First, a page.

The two main mountains were in the first half of the race and even though the big hitters did not put the pressure on, the climbs were just too long for the sprinters to stay in touch. The real action started around 40 kms to go on the cat 2 Col ‘Eze which was anything but. The team’s of the two stage favourites, Jumbo Visma and Deceuninck Quickstep, put the hammer down and the peloton kept diminishing with every kilometre. The final climb of the Col des Quatre Chemis, was always like to provide the platform for the winning move and so it proved. Alaphilippe shot out of the diminished peloton on the climb with only Sunweb’s young Swiss star Marc Hirschi, 2018 World U23 champion, able to react. The pair took their lead out to 18 seconds, well mostly the Frenchman and then half way up the climb Mitchelton Scott star climber Adam Yates exploded off the front and closed the gap effortlessly. He even managed to pip Alaphilippe for the crucial time bonuses up for grabs at the hill climb sprint. The trio worked well together in the final 10 km run into the finish in Nice, and were probably helped by the fact that Jumbo Visma’s co-leader Tom Dumoulin managed to fall on the climb and although not hurt, it certainly slowed the reaction of his team.

The final kilometre was nail biting stuff with the head wind meaning no one wanted to lead out and the three riders started playing the old cat and mouse game with the 18 second gap shrinking rapidly. Alaphilippe showed he was the better poker player and took out the stage from Hirshi and a gallant Yates third. A very emotional Alaphilippe pointed to the sky as a tribute to his father who passed away on the day the TdF was supposed to start two months ago.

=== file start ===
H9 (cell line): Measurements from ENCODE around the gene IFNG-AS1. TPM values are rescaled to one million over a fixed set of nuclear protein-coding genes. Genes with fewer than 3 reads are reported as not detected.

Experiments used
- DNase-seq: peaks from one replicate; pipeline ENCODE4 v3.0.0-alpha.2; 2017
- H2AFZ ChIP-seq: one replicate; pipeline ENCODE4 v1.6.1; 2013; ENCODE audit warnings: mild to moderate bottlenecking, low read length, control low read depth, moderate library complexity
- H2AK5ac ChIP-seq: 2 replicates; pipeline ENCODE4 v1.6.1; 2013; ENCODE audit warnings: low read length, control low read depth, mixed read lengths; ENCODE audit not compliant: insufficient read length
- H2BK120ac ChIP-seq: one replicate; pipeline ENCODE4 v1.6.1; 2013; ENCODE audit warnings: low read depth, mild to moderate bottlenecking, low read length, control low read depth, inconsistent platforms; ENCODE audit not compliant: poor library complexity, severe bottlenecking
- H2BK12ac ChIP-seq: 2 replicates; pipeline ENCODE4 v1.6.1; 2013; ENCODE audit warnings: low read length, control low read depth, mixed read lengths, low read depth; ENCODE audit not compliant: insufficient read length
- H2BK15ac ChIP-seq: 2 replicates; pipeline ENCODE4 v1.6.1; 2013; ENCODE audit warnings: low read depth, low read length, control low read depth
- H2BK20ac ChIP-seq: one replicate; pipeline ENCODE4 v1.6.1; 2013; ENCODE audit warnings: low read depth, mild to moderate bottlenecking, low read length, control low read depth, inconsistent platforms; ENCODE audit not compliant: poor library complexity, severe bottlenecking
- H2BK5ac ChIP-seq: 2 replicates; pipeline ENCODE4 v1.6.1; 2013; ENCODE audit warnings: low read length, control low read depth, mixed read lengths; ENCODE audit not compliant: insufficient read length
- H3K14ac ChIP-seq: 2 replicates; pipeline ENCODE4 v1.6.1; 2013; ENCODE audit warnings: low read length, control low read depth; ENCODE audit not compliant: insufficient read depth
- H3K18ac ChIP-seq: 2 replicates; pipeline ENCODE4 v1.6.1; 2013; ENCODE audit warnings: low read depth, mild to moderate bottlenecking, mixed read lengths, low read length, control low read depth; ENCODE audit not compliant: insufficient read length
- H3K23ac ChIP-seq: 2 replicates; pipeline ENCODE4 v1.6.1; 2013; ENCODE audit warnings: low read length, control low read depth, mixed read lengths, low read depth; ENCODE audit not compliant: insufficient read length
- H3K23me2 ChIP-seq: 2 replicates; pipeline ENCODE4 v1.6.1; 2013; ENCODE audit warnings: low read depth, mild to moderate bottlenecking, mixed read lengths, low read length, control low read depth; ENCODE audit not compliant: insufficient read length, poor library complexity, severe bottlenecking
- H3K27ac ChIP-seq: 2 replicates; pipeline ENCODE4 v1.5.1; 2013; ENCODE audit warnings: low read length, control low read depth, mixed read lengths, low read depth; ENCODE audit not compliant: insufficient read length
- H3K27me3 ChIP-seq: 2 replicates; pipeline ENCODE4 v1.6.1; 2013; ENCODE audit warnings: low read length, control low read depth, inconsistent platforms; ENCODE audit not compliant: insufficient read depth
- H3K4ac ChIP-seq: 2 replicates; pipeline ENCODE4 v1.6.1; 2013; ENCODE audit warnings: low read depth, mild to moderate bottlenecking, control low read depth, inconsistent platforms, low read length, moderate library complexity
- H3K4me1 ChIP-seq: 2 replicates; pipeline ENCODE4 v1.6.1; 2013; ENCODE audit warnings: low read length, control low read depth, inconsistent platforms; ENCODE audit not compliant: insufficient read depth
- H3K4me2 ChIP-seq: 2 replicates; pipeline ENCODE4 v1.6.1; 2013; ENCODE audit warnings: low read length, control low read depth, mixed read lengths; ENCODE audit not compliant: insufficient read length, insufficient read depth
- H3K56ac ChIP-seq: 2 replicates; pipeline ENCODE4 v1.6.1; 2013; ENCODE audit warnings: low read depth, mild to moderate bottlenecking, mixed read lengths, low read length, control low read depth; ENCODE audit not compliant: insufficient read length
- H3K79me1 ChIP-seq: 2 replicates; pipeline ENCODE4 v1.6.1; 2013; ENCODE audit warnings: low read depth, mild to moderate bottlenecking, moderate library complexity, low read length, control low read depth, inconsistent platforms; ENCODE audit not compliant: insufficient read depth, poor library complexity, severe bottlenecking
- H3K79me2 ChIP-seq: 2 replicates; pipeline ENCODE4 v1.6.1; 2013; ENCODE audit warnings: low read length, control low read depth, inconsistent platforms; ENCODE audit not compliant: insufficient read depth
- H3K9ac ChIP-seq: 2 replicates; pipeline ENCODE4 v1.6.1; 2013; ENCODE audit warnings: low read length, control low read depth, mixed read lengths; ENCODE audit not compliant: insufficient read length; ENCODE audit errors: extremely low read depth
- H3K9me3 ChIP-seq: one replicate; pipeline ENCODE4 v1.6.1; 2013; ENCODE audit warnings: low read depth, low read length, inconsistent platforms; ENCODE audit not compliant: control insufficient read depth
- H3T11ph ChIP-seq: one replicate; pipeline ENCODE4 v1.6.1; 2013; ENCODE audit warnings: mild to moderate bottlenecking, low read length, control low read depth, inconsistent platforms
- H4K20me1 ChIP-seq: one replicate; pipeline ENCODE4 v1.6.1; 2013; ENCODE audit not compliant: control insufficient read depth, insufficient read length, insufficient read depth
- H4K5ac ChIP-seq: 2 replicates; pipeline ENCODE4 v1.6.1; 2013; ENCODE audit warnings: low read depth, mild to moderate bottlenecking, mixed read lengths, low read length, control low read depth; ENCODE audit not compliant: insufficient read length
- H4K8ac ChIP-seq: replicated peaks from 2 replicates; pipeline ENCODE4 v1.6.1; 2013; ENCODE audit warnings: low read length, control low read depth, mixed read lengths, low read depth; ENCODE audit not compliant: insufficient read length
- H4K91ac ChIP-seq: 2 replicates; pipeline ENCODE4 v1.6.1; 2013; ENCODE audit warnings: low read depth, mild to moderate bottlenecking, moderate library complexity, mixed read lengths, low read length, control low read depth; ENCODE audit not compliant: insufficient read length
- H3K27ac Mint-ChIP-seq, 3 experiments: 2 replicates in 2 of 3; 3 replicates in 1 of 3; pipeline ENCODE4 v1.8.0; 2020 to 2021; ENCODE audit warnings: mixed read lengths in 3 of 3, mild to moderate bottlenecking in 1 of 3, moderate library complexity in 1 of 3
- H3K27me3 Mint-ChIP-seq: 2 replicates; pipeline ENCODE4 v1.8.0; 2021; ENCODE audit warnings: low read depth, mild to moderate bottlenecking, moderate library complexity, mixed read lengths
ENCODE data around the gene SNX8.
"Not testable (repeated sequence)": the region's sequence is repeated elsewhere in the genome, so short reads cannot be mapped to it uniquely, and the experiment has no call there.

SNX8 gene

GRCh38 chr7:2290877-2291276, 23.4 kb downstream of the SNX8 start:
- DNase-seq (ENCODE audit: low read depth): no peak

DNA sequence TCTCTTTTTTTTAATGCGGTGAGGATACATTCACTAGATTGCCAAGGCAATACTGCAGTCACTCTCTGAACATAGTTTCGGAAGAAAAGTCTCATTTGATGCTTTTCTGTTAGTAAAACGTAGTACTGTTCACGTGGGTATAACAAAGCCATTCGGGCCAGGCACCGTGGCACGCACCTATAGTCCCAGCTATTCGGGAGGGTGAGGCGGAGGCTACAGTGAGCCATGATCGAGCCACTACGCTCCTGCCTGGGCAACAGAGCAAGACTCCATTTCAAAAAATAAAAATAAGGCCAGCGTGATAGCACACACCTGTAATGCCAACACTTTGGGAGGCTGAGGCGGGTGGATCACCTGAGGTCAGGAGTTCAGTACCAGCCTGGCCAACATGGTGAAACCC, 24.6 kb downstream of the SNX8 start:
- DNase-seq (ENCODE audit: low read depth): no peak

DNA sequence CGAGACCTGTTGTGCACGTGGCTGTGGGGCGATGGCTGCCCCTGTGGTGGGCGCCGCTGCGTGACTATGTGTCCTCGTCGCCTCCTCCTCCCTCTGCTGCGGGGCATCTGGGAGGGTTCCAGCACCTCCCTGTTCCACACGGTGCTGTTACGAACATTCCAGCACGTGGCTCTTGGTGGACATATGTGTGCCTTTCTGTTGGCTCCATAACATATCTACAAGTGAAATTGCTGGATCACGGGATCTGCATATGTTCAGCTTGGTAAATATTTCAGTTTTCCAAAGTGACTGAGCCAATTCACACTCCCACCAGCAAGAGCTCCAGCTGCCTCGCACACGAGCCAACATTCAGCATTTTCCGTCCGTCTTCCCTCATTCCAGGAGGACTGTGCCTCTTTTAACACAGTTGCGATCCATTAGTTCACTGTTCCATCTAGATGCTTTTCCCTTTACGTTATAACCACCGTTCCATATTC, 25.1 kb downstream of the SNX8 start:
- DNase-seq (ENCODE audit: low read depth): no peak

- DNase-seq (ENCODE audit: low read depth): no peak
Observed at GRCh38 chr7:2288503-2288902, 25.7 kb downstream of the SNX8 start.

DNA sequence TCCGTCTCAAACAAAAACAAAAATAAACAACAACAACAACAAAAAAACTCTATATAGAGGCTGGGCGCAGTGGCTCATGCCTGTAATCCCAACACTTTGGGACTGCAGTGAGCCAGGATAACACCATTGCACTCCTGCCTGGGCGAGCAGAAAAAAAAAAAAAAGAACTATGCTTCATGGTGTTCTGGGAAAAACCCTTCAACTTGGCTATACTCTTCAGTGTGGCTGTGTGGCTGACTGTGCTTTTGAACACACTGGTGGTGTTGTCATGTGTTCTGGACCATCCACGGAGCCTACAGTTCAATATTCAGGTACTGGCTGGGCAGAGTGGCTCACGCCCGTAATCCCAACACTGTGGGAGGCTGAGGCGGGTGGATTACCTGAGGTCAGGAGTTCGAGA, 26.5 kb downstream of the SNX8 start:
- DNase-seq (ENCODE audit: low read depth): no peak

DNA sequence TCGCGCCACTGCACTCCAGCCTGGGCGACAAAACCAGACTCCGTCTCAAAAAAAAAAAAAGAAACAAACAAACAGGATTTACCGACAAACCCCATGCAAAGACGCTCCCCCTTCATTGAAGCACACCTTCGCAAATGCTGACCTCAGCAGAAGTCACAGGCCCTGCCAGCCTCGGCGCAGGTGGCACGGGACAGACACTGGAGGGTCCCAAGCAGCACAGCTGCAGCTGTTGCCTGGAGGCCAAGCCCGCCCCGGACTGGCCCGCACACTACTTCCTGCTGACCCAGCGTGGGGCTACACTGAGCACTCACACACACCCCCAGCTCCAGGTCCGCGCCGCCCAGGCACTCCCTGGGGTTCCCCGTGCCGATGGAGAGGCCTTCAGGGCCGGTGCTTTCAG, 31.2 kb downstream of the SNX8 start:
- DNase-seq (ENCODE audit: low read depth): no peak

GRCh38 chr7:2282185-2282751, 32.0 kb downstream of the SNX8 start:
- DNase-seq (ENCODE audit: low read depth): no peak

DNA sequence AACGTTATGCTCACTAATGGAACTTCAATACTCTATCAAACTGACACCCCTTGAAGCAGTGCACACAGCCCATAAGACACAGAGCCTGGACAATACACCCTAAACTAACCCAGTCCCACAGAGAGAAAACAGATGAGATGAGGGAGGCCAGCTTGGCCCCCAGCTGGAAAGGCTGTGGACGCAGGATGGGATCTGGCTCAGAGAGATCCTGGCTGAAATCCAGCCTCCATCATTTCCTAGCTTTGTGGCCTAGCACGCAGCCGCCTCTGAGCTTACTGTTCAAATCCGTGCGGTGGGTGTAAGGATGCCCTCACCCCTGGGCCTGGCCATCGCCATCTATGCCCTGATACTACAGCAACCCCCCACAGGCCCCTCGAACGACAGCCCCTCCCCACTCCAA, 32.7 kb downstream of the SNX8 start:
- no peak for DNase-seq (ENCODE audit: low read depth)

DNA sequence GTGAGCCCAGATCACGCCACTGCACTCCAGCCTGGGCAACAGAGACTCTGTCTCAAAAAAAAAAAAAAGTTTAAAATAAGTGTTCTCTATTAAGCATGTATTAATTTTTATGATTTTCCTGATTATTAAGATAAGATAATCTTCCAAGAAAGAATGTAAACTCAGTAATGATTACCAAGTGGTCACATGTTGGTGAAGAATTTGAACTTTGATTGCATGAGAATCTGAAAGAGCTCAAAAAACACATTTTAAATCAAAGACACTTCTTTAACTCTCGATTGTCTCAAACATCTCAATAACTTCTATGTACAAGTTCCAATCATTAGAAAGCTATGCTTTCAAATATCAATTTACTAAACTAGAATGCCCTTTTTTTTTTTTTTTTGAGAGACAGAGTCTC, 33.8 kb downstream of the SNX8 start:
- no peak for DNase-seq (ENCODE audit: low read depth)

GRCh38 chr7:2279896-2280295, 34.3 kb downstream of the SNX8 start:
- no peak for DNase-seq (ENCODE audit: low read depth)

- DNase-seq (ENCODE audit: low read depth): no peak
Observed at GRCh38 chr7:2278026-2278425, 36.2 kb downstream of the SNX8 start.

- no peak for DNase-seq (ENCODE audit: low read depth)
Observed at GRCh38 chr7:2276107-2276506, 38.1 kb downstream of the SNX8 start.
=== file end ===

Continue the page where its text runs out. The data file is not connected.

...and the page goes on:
For Australian sprint star Caleb Ewan it was all about survival and recovery. Although he finished in the final group he looks recovered from his remarkable chase on stage 1 and ready for his next big opportunity tomorrow in the 198 km stage from Nice to Sisteron. There are four smaller categorised climbs along the way but the last of them is 50 km from the finish. This is a stage that will excite the break away specialists but the sprinters teams are sure to take control and let the fast men have their day. 


Author: Ron Reed

RON REED has spent more than 50 years as a sportswriter or sports editor, mainly at The Herald and Herald Sun. He has covered just about every sport at local, national and international level, including multiple assignments at the Olympic and Commonwealth games, cricket tours, the Tour de France, America’s Cup yachting, tennis and golf majors and world title fights.